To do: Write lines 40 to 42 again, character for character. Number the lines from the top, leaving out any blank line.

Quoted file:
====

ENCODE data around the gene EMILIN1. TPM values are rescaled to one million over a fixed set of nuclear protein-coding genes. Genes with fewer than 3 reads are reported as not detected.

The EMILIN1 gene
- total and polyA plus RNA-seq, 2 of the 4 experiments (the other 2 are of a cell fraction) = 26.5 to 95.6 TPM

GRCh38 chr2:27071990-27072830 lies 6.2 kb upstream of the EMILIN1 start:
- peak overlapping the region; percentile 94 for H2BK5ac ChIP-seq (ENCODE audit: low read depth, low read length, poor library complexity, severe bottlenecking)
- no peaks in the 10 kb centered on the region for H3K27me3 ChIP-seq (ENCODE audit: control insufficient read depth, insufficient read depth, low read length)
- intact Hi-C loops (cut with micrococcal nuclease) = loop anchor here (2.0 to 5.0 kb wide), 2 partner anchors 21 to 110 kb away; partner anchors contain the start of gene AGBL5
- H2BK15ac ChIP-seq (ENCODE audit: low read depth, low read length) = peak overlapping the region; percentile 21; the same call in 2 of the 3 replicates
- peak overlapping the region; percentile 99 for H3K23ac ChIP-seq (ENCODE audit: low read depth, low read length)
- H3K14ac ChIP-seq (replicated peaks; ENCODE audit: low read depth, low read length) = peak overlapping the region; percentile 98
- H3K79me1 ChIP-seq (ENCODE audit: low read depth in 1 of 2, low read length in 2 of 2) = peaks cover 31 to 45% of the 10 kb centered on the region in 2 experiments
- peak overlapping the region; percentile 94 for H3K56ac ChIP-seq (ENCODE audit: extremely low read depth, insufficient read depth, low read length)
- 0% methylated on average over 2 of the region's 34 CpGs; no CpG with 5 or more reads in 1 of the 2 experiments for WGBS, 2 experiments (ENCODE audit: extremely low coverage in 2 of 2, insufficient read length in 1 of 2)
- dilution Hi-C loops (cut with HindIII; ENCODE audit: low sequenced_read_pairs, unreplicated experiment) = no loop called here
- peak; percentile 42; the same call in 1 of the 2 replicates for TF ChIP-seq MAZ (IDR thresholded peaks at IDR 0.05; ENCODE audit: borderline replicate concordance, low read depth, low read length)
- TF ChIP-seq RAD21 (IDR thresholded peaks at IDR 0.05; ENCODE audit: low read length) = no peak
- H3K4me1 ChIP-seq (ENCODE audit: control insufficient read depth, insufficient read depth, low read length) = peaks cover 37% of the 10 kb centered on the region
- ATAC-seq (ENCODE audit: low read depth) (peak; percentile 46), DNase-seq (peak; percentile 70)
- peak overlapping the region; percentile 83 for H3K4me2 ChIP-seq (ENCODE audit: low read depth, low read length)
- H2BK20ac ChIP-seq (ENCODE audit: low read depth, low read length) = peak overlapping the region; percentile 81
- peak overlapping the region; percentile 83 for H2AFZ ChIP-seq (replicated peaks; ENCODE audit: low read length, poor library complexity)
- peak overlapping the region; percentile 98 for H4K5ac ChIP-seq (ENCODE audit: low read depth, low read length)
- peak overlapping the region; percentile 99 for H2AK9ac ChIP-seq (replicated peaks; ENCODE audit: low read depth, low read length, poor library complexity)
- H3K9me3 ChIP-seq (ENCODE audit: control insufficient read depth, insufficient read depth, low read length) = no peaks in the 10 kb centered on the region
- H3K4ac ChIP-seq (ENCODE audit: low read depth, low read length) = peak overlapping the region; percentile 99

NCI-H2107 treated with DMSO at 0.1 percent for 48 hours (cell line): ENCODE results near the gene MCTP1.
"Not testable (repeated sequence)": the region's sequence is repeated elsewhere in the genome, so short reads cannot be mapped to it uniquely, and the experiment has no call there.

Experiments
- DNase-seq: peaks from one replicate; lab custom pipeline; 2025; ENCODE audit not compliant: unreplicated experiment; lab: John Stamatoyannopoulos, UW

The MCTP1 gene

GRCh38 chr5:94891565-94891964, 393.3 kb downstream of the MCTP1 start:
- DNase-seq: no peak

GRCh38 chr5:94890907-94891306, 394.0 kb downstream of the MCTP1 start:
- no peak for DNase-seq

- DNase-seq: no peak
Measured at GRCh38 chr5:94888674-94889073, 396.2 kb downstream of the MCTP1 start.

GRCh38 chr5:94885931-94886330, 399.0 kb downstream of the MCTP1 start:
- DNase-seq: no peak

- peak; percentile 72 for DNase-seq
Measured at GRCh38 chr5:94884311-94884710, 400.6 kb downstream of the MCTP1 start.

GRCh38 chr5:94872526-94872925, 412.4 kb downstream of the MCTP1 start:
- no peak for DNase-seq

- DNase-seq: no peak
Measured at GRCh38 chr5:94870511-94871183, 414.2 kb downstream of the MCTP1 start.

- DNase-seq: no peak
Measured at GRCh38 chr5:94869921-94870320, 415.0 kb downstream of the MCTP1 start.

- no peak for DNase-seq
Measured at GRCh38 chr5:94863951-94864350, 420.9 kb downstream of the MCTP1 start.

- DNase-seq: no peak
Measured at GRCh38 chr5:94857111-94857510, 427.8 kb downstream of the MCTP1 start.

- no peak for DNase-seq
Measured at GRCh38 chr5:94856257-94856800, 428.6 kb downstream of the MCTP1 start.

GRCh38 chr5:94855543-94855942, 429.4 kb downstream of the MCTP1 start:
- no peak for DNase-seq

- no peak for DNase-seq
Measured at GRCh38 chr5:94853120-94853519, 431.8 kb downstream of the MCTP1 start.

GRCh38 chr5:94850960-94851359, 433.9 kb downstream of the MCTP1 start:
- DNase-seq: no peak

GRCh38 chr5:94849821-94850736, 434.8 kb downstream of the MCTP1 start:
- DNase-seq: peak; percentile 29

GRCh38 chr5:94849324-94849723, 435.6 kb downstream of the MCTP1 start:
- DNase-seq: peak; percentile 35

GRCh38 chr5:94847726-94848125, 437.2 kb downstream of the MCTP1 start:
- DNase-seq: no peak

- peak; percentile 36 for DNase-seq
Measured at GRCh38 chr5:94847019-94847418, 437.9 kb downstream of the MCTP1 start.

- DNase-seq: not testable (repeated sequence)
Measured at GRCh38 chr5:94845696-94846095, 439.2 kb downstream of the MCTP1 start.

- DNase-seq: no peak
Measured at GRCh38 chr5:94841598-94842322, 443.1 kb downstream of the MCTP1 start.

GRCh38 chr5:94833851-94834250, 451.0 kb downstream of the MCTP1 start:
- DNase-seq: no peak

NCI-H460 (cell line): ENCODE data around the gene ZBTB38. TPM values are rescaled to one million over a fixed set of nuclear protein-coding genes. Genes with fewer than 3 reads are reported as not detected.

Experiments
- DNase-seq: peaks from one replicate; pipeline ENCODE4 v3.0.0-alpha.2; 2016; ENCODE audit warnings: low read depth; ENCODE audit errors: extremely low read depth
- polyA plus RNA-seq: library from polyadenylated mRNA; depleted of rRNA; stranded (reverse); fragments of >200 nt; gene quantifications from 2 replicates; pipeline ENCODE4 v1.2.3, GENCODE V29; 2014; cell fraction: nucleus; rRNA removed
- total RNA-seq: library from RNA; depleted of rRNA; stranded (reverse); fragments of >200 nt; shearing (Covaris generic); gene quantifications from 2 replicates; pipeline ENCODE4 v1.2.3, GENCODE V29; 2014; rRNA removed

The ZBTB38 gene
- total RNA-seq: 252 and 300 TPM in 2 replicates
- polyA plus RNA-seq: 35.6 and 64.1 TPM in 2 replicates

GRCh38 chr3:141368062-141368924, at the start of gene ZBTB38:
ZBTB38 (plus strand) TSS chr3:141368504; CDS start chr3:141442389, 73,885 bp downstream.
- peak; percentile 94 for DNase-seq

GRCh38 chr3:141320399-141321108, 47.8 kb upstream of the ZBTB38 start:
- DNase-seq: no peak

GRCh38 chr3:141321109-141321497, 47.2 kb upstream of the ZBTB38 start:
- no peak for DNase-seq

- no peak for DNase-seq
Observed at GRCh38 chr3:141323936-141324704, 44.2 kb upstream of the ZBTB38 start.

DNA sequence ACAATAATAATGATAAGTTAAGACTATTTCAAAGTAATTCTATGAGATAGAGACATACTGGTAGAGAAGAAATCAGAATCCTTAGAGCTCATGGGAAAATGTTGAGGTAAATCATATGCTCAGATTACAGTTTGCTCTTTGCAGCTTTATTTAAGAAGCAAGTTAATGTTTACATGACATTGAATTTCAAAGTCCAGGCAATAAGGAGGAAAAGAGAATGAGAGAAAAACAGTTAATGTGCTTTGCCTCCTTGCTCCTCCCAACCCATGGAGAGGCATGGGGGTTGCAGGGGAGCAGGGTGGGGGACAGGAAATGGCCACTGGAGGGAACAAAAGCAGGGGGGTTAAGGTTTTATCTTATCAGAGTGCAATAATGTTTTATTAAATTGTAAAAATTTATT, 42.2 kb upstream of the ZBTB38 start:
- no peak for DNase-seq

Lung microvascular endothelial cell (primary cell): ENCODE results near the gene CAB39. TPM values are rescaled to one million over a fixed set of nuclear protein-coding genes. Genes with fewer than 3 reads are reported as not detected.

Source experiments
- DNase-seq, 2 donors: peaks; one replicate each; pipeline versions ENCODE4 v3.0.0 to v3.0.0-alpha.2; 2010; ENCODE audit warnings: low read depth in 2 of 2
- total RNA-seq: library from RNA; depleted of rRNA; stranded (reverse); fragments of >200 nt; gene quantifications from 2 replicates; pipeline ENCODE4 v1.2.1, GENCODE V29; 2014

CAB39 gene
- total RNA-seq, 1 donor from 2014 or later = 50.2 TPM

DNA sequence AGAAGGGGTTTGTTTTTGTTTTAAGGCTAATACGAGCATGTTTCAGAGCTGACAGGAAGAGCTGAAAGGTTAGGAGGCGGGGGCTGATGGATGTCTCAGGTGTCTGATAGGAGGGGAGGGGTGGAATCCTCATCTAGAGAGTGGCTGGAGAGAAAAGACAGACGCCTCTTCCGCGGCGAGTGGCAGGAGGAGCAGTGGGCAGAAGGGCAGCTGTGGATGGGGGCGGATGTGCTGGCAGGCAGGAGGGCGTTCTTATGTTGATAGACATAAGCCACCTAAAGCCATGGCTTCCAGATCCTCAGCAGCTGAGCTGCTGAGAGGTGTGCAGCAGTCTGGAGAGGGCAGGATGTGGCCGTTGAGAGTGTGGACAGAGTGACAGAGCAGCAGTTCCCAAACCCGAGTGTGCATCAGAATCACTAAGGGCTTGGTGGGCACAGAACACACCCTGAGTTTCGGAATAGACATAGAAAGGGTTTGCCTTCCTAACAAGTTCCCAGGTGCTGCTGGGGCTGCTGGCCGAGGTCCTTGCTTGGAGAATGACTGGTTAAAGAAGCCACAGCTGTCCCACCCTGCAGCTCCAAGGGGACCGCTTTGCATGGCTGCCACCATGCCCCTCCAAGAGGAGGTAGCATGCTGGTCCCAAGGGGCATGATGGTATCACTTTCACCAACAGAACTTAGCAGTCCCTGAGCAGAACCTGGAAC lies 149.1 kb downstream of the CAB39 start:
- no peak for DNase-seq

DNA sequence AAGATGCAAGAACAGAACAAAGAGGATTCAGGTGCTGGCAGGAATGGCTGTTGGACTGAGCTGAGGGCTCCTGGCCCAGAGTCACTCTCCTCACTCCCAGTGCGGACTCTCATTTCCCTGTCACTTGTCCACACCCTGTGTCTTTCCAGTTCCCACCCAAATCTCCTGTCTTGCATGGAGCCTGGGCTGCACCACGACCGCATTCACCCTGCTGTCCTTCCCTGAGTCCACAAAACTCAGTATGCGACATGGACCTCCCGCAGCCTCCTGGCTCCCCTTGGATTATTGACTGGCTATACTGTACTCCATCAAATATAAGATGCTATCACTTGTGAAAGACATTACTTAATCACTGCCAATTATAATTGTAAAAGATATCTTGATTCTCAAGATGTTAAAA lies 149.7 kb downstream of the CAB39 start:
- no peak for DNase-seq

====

Measured at GRCh38 chr5:94884311-94884710, 400.6 kb downstream of the MCTP1 start.

GRCh38 chr5:94872526-94872925, 412.4 kb downstream of the MCTP1 start:
- no peak for DNase-seq